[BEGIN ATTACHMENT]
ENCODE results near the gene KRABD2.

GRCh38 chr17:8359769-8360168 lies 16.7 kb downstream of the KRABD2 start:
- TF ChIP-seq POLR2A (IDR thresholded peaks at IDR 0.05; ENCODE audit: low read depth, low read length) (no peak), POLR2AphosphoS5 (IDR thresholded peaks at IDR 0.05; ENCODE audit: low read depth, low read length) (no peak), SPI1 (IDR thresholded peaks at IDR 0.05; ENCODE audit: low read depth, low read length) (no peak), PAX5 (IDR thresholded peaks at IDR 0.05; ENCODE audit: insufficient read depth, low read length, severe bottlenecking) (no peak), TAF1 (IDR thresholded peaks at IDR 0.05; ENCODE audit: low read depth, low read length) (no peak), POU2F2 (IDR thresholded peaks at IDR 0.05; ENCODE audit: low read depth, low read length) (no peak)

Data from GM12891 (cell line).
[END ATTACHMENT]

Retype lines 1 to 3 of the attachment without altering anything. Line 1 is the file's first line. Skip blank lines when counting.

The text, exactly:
ENCODE results near the gene KRABD2.

GRCh38 chr17:8359769-8360168 lies 16.7 kb downstream of the KRABD2 start:
- TF ChIP-seq POLR2A (IDR thresholded peaks at IDR 0.05; ENCODE audit: low read depth, low read length) (no peak), POLR2AphosphoS5 (IDR thresholded peaks at IDR 0.05; ENCODE audit: low read depth, low read length) (no peak), SPI1 (IDR thresholded peaks at IDR 0.05; ENCODE audit: low read depth, low read length) (no peak), PAX5 (IDR thresholded peaks at IDR 0.05; ENCODE audit: insufficient read depth, low read length, severe bottlenecking) (no peak), TAF1 (IDR thresholded peaks at IDR 0.05; ENCODE audit: low read depth, low read length) (no peak), POU2F2 (IDR thresholded peaks at IDR 0.05; ENCODE audit: low read depth, low read length) (no peak)